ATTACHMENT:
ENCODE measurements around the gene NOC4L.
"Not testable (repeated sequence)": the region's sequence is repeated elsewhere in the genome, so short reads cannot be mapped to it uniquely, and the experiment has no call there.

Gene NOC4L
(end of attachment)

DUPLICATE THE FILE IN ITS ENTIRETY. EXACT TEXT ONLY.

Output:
ENCODE measurements around the gene NOC4L.
"Not testable (repeated sequence)": the region's sequence is repeated elsewhere in the genome, so short reads cannot be mapped to it uniquely, and the experiment has no call there.

Gene NOC4L